A session on Politics of Art, Public Space, and the Karachi Biennale held at the IBA

May 8, 2019: The Department of Social Sciences and Liberal Arts (SSLA), IBA Karachi in collaboration with the Karachi Biennale Trust conducted a panel discussion on The Politics of Art, Public Space, and the Karachi Biennale at the IBA, Karachi main campus. The session was attended by SSLA students, staff and faculty. The panel was moderated by Assistant Professor, SSLA Dr. Naveen Minai.

The panelists included Assistant Curator, Karachi Biennale 2019, Noor Ahmed; Trustee, Global Outreach Chair, Karachi Biennale Trust, Atteqa Malik; Head of Corporate Relations and Communications Department, IBA Karachi and President, Tehzeeb Foundation, Mrs. Malahat Awan; lecturer, SSLA department IBA, Palvashay Sethi.

Dr. Minai started the session by giving a brief history of global art exhibitions. "Venice Biennale of 1895 is where the idea of contemporary art exhibitions started. In the 1890s a lot was happening around the world which effected the understanding of arts and how it was perceived," she mentioned.

Speaking about the understanding of public art and spaces and the need for the Biennale, Ms. Malik said, "At the time when the Biennale was envisioned there was a lot of trouble going on in the city and the artist community which consisted of educators, curators, writers, artists sat together and brainstormed what can be done to (counter) the then prevailing situation. We put art out of the galleries and placed it in public spaces to let the citizens engage with the art."

Ms. Awan emphasized on the need to add more physical and intellectual avenues and spaces in Karachi where such discourses can be organized. "For a city like Karachi, we need to have a handful of auditoriums to stage theater and music. Events like the biennale or Tehzeeb festival, Karachi Literature Festival, and ThinkFestIBA Karachi are attended by people because the public likes to explore art," she highlighted.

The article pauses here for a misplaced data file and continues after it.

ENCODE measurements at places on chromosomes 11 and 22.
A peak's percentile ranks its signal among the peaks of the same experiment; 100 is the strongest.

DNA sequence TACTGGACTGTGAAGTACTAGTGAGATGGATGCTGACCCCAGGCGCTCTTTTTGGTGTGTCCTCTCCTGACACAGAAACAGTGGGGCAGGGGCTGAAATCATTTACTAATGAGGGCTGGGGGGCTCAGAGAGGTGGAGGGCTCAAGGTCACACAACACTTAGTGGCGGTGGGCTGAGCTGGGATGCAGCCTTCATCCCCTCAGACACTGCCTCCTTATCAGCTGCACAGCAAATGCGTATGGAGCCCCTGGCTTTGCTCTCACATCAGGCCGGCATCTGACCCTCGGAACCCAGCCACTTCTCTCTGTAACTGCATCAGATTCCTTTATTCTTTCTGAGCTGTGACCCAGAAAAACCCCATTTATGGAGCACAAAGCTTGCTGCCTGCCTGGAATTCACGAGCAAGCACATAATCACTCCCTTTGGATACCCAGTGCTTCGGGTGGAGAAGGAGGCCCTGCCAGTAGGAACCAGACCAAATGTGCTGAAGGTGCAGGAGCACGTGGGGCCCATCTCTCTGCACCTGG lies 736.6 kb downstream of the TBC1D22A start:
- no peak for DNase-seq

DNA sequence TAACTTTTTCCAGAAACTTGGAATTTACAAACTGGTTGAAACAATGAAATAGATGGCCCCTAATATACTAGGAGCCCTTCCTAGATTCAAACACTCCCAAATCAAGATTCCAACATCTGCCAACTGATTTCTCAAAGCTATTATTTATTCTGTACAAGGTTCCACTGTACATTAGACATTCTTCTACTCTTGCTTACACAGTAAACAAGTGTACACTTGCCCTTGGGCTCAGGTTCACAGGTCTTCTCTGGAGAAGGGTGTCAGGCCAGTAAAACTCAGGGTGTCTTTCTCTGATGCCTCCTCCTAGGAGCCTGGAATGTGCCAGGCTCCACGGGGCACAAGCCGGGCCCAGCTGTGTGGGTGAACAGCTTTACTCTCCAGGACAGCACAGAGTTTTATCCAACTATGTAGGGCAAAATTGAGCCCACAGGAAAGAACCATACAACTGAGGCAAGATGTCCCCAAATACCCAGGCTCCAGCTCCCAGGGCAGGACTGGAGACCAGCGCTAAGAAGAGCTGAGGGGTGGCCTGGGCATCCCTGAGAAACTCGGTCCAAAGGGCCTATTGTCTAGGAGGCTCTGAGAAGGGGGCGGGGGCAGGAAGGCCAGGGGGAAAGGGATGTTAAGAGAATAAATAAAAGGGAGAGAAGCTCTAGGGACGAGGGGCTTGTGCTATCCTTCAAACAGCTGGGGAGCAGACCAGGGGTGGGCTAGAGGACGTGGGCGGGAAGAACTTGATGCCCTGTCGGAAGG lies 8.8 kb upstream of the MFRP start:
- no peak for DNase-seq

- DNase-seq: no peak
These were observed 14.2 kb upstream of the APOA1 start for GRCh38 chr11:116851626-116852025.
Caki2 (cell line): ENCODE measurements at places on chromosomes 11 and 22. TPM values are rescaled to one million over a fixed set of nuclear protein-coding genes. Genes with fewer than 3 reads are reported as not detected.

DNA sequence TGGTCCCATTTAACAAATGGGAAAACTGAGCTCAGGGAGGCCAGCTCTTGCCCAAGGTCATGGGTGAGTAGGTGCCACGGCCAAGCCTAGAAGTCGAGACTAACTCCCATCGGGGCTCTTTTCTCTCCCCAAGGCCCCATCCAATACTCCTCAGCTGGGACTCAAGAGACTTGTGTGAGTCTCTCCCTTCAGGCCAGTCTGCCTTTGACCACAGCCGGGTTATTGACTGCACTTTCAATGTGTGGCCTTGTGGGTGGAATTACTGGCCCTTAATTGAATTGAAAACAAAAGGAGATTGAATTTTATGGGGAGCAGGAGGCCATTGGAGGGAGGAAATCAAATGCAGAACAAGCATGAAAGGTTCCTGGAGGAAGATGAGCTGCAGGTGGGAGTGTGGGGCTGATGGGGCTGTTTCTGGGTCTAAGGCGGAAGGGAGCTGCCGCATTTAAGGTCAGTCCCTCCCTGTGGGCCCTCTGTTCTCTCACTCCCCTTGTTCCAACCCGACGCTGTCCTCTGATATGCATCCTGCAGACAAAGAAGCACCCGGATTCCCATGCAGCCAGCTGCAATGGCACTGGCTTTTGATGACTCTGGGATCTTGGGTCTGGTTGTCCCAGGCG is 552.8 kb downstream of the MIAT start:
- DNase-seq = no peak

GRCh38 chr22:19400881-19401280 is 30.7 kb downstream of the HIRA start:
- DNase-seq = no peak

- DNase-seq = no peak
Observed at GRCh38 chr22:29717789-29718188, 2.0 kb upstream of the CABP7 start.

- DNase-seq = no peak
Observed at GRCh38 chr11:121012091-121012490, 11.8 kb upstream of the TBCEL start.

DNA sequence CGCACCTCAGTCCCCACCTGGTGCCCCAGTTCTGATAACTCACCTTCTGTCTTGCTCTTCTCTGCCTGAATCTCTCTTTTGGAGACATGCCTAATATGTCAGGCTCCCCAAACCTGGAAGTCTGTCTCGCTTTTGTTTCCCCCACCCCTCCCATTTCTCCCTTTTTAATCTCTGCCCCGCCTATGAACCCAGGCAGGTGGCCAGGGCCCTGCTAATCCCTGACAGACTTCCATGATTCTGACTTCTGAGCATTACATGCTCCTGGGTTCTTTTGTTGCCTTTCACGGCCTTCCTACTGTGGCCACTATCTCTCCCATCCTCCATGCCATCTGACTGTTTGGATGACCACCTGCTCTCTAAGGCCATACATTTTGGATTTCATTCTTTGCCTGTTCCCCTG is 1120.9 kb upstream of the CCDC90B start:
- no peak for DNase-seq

Talking about public intervention in public spaces, Ms. Sethi said, "Any conversation about art and public space cannot take place without having a simultaneous conversation about where and how those interventions are taking place."

Ms. Ahmed explained that the definition of public art varies according to the nature of the public. She added, "We didn't think about the definition of public art when we were designing the theoretical framework of the Biennale. What ultimately came down to is that we are trying to create these connections in the public realm and art would be the medium through which the connection will exist."

She referred to the power of an art form, and its connection with the public by giving an example of Allahwali Chowrangi; even though the structure doesn't stand today, yet people still connect to the architectural piece.